​2018 NPC Government Work Report: China is 'steady as she goes'

By Eugene Clark
0 Comment(s)Print E-mail China.org.cn, March 7, 2018
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Chinese Premier Li Keqiang delivers a government work report at the opening meeting of the first session of the 13th National People's Congress at the Great Hall of the People in Beijing, capital of China, March 5, 2018. [Photo/China.org.cn]

Premier Li Keqiang Monday delivered the Government Work Report to the 2018 session of the 13th National People's Congress. The report reflects on China's progress in the past year and sets priorities and targets for 2018. 

Economic growth

China's economy grew at 6.9 percent last year, surpassing the goal of 6.5 percent. The same target is set for 2018, a figure some argue is unduly conservative given recovery seen in the U.S. and elsewhere. Nevertheless, a conservative approach is wise given continued instability in the global economy and signs of return to trade protectionism by the Trump administration.   

Economic emphasis on quality  

A major theme of the 2018 report is the need for quality over quantity – for China's economy to shift away from being a leading manufacturer merely by volume towards being a leading producer of higher quality goods and services.

The move goes hand-in-hand with the call for continued growth in the tech sector, building on existing success. China is already a leader in mobile telecommunications, with the greatest number of mobile phones and use of services such as mobile payment in the world. 

The global competitiveness of Chinese companies has also increased, with e-commerce companies being welcomed by customers all over the world. The "China" brand is one increasingly associated with quality.

Still, China needs to continue to develop its technological innovation and research, and to reform its finance, education and other systems in order to meet its future goals. Such developments will require capital, including foreign investment.

Managing economic risks

The government report also identifies risks to be managed, chiefly the need to maintain prudent fiscal controls. The report notes that China will focus on conservative investment in the right industries, will remain wary of high levels of debt, especially in local governments, and will resist excessive quantitative easing as seen in the West. 

China's conservative approach further involves a serious crackdown on illegal fund raising, financial fraud, corruption and illegal shadow banking. China will strengthen coordination and oversight to improve financial regulation on the whole.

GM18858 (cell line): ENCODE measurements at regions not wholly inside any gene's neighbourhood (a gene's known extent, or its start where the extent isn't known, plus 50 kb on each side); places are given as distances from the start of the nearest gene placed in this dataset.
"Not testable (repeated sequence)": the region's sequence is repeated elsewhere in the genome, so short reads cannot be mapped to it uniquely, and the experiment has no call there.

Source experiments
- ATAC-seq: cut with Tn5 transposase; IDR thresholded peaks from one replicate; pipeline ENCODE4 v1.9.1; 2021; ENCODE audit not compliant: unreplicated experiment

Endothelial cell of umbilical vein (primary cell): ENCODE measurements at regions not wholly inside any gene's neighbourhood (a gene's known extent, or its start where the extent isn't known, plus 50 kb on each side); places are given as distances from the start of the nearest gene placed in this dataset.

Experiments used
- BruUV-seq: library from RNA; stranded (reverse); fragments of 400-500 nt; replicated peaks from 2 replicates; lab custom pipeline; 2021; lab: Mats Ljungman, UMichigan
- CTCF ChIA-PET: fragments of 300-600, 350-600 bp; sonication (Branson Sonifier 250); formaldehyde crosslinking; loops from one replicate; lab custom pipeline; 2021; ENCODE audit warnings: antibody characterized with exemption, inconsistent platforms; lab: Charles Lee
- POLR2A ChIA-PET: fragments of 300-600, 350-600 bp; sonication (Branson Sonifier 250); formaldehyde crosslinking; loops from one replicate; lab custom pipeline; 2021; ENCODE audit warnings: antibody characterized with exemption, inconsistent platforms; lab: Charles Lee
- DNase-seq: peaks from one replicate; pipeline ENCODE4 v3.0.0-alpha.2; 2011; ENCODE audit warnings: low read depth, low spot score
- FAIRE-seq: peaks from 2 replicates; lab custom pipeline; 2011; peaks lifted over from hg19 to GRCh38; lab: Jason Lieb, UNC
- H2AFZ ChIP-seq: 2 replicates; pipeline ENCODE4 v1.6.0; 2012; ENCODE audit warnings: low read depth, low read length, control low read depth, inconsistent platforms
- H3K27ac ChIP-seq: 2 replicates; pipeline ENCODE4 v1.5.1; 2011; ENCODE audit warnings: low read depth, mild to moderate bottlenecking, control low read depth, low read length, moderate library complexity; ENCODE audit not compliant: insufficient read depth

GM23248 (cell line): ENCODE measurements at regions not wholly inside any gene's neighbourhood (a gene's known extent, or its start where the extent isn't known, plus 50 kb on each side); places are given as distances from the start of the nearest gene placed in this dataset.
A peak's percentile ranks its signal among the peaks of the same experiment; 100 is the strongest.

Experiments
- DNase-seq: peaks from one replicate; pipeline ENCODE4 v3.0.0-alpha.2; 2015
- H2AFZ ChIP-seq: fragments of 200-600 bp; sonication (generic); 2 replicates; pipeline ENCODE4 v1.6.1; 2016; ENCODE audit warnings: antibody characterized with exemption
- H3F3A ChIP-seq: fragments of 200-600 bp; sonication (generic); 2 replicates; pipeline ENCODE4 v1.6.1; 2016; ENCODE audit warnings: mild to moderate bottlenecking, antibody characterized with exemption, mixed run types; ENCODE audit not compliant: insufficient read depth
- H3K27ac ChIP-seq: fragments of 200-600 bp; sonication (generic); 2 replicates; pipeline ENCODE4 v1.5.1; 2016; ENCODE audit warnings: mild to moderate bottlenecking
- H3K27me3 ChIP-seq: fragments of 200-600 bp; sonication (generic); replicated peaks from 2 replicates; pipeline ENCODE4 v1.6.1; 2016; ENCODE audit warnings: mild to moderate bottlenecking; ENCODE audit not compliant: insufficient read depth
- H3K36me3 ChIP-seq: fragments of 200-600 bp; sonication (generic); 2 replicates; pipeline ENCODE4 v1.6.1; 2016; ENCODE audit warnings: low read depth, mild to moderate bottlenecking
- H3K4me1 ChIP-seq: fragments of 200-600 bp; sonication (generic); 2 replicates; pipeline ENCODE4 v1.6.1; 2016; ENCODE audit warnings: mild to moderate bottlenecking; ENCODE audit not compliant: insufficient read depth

Continued economic growth also requires investment in infrastructure of all kinds, from internet access to improved education, transport and housing. Relevant legal reforms are also needed, which will continue with a draft revision of China's Constitution. Tax reforms will aim to provide greater business incentives with less bureaucratic red tape. China will also boost its legal protection of intellectual property, recognizing its growing importance in a digital economy. Moreover, in an effort to open up China's industry to increased domestic and foreign competition, enhanced access will be granted in several manufacturing sectors such as telecommunications, medical services, education, green vehicles and provision of services for the elderly. 

Rural development and inequality

The report also indicates a commitment to ensuring that the Chinese Dream works for all people in China. It intends to further reduce poverty from 30 million to zero, to further support the poorer rural areas and to advance urbanization.


Another major issue mentioned in the report is the environment. Notably, in the last five years efficiency has improved, with both energy and water consumption per unit of GDP falling more than 20 percent. China has also significantly reduced the production of major pollutants and heavy air pollution in key cities has fallen substantially.  High tech plays an important role here as well, as China redoubles its efforts to become a leader in green technologies, including solar and electric cars. 

National defense

China's greater presence on the world stage means its military must adapt to these new and larger roles to ensure peace within the region and national security. In addition to strengthening its own defense, China will take a proactive and collaborative role in developing peaceful relationships to promote stability and economic development, particularly with neighboring countries in the Asian region.  


It is significant that 2018 marks the 6th year of Xi's leadership. Under his leadership China's share of the world economy has grown from 11 to 15 percent, and China has accounted for 30 percent of the world's economic growth. China' s GDP has risen from 54 trillion to 82.7 trillion yuan, indicating average annual growth of 7.1 percent. More than 68 million people have been lifted out of poverty, personal income has increased and more than 66 million new urban jobs have been created. This year's Government Work Report shows that China is on track for continued and steady growth as it moves forward towards achieving the "Chinese Dream." 

Eugene Clark is a columnist with China.org.cn. For more information please visit:


Opinion articles reflect the views of their authors only, not necessarily those of China.org.cn.

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